Will Budget 2012 push through reforms in power and energy?

It looks increasingly likely that the government will miss its fiscal deficit for the financial year ending March 2012 by a wide margin - a full percentage point. The government had estimated the fiscal deficit at 4.6 percent of GDP; now it looks like it will be closer to 5.6 percent.

It's certainly causing a lot of embarrassment to the government, and in an effort not to repeat the same mistake, this year, finance ministry officials will be focusing on coming up with a more credible fiscal consolidation plan, according to an Economic Times report.

Given that fiscal consolidation is the key issue facing the economy, the government is considering a fresh plan while keeping in mind extra costs from spending on additional items. Reuters

Given that fiscal consolidation is the key issue facing the economy, the government is considering a fresh plan while keeping in mind extra costs from spending on additional items like the Food Security Bill.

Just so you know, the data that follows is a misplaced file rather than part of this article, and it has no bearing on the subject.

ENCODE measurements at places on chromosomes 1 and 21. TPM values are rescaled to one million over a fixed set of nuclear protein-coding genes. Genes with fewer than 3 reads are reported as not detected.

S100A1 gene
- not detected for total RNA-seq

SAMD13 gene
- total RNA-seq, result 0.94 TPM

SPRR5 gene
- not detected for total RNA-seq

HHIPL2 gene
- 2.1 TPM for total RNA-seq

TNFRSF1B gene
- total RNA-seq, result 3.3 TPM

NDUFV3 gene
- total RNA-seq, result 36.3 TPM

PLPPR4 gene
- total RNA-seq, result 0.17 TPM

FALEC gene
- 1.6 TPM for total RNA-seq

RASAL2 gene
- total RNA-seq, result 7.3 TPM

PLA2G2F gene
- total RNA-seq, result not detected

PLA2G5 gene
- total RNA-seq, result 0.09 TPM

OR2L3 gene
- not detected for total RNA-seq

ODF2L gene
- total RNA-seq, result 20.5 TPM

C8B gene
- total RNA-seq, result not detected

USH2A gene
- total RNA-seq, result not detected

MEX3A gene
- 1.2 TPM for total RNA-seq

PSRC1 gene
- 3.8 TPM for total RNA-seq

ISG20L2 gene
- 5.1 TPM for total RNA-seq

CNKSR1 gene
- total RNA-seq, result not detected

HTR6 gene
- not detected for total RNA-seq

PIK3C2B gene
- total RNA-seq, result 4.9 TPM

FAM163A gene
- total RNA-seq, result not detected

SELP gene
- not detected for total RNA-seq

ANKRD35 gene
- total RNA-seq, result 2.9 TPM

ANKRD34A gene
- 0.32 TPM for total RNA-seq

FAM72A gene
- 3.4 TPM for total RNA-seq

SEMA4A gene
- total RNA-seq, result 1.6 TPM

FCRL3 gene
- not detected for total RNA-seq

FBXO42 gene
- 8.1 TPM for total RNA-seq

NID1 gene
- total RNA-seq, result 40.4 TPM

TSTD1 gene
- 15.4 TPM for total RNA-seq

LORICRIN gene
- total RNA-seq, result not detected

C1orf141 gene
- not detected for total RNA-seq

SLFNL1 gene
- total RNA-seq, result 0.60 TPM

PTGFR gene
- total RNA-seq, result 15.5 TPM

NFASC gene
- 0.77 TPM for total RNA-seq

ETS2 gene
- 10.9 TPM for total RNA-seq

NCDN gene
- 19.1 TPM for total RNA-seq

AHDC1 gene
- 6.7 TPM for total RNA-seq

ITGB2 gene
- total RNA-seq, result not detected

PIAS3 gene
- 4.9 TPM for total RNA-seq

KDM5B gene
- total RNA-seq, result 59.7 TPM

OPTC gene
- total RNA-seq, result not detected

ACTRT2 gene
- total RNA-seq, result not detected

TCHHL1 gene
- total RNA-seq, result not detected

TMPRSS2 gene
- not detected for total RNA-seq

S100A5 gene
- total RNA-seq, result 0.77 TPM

In terms of spending, the government has grossly overshot its estimates and consequently, announced borrowings of an additional Rs 90,000 crore. Making matters worse, the tax take has also been lower, which has pulled the difference between government spending and expenditure wider.

In an interview to CNBC Tv 18, Montek Singh Ahluwalia, chairman, Planning Commission, had also mentioned that fiscal consolidation would be the chief focus of the government for the budget. Even the Reserve Bank of India has said that fiscal consolidation is absolutely essential to stimulate growth.

Not everyone thinks that the government will get its finances in order this year. As renowned economist Jim Walker told The Economic Times in an interview, while the fiscal deficit is India's biggest problem, it could actually get worse next year rather than better.

Walker's view carries some weight given that the government is already heavily burdened with subsidies and doubts linger over how much he will be able to cut down in the forthcoming Budget. The extra expenditure on the Food Security Bill will also exacerbate the problem.

Given that 2014 is the year before Lok Sabha elections, 2013's Budget will most likely be littered with political giveaways and freebies. This is the last year the government has to implement unpalatable reforms in the coal, energy and power sectors before heading for elections.

The question is, will it bite the bullet?


Published Date: Feb 13, 2012 02:28 pm | Updated Date: Dec 20, 2014 08:29 am


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